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Archive for the ‘Interviewing’ Category

Some people will talk for the record about private matters if you get a chance to earn their trust.

That was the big lesson for me from one of the most memorable stories of my career, telling the personal stories, on the record, of six women who experienced troubled pregnancies and their decisions of whether to have an abortion or give birth.

If I were doing this story today, I would certainly add crowdsourcing to the techniques I used to find women who would be sources for this story. Finding sources was the biggest challenge in doing the story and was, of course, the key to the story.

It would have been difficult, if not impossible, to do this story by itself. I had developed good relationships with people on both sides of the issue and they played intermediary by hooking me up with potential sources (and by vouching for me to those sources).

Of course, physicians and counselors who connected me with sources wouldn’t and shouldn’t (even before tougher federal health-privacy laws) give me names and phone numbers of patients or clients. They gave my name and phone number to women they thought might talk to me (or perhaps to women whose stories they thought would portray their own views sympathetically). I have no idea how many women got my name and phone number but never called, but eventually, I connected with enough women. (more…)

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I used to start workshops by telling reporters the most important thing they could get from an interview was the “Walmart sack.” I carried a blue plastic Walmart sack loaded with my workshop handouts and dropped the sack with a thump onto a table, hoping to intrigue the reporters and grab their attention.

Finding a character’s Walmart sack should be the point of an interview, I said. You needed to learn what the character’s Walmart sack was and you needed to get the character to entrust the sack to you.

The Walmart sack was a metaphor in my workshops, but it was a real sack when I interviewed Vanessa Forsberg in 1995. I had a riveting, powerful interview with Vanessa, but the Walmart sack held papers that could tell part of her story even better than she could. (more…)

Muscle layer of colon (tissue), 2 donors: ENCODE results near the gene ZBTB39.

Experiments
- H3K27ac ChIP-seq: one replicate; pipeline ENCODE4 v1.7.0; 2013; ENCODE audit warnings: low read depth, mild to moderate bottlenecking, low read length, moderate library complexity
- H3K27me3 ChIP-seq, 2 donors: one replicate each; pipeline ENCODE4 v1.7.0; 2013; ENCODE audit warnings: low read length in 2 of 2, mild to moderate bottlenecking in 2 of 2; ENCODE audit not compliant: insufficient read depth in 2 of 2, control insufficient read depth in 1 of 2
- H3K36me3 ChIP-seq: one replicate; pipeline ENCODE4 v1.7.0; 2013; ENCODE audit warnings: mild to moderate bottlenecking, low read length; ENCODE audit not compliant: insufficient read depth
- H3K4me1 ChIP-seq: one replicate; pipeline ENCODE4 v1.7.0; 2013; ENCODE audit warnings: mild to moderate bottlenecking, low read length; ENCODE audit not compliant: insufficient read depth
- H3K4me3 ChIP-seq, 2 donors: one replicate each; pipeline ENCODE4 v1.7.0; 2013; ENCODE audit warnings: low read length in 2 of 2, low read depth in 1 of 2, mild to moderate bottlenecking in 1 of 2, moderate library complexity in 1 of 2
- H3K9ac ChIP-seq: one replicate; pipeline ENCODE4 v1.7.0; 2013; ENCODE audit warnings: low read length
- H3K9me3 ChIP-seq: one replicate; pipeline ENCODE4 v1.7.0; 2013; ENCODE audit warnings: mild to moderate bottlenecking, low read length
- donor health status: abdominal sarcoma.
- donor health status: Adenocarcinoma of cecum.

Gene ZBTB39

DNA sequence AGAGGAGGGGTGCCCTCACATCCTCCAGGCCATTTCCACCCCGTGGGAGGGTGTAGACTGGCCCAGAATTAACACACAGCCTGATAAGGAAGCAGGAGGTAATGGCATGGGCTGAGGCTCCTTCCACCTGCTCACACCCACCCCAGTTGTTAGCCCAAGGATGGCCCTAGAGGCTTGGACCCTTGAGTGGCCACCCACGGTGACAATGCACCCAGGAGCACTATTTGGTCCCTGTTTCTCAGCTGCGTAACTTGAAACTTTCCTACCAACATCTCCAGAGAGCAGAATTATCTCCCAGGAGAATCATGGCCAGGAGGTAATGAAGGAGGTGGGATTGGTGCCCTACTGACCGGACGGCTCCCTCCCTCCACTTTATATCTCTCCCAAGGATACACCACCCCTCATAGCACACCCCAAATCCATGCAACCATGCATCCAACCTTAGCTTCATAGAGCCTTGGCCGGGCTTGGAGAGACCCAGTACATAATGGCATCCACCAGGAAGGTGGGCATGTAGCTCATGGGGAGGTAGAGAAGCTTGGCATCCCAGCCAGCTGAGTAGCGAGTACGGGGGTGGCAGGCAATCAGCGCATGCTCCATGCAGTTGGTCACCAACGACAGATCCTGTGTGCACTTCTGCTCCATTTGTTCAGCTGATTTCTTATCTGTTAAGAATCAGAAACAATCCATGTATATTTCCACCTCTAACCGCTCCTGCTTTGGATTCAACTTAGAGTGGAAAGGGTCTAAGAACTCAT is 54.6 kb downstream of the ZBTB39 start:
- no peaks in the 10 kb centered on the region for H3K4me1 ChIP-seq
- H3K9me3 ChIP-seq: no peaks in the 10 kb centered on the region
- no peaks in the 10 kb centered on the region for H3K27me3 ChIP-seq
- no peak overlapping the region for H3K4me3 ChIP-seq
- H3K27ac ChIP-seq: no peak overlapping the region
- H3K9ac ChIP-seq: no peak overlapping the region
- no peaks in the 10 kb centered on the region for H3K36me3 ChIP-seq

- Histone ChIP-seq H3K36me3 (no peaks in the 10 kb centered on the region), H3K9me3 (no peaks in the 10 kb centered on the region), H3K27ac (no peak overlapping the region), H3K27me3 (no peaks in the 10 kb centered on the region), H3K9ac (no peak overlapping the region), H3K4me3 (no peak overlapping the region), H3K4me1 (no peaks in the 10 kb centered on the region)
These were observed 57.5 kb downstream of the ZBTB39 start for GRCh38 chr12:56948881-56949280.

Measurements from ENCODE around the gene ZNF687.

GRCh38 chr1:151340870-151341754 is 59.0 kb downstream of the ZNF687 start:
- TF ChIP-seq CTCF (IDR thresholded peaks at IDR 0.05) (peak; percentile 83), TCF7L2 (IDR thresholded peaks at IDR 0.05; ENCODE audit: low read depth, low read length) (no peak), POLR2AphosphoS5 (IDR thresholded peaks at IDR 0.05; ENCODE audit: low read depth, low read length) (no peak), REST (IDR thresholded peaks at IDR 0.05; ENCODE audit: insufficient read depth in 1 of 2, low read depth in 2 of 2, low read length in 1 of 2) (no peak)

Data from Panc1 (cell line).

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Video helped tell the story of the 1971 Farragut state championship, but I couldn't use the video in this 1996 story.

Video helped tell the story of the 1971 Farragut state championship, but I couldn’t use the video in this 1996 story.

Sometimes I ponder how I might do the memorable stories of my career differently today, using digital tools.

Today I’m starting an occasional series of blog posts that will revisit some of those stories, sharing that musing as well as discussing some other journalism lessons and techniques that those stories illustrate.

I’ll start with an easy example. This story involved a video, but I wrote it in 1996, before news sites could post video. In those dial-up days, no one had the bandwidth to show or watch video online.

This is a story I’ve cited before in my blog (and I mentioned it in the chapter I wrote for the Verification Handbook that will be published soon by the European Journalism Centre). It was a story (a four-part series, actually, for the Omaha World-Herald), looking back 25 years at the Iowa state championship of the Farragut High School girls basketball team. (more…)

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This is the handout for my workshop on personal interviews. I used to do this workshop quite often, but haven’t done it for a couple years. The handout was originally posted at No Train, No Gain. I am posting some of my NTNG handouts here, with some updating, because NTNG is no longer online.

Narrative writing grows from narrative reporting. The foundation of any narrative is the writer’s authoritative knowledge of what happened. Some of the most powerful narrative stories require special care in finding sources and arranging and conducting interviews. Narrative is a powerful way to tell stories in writing as well as in multimedia and especially in packages that use both effectively.

Some of the best narrative stories come from deeply personal stories that often are difficult to tell. Many people are especially reluctant to tell the compelling stories of such intimate or traumatic personal matters as rape, abortion, domestic violence, incest, faith, sexual orientation, bigotry, illness, betrayal, crime, divorce, corruption, family stress, war, disaster, immigration, substance abuse or the death of a loved one. These stories present obstacles, but they are not insurmountable. The challenges tend to fall in four areas: getting the interview, conducting a successful interview, collecting narrative material and telling the story. (more…)

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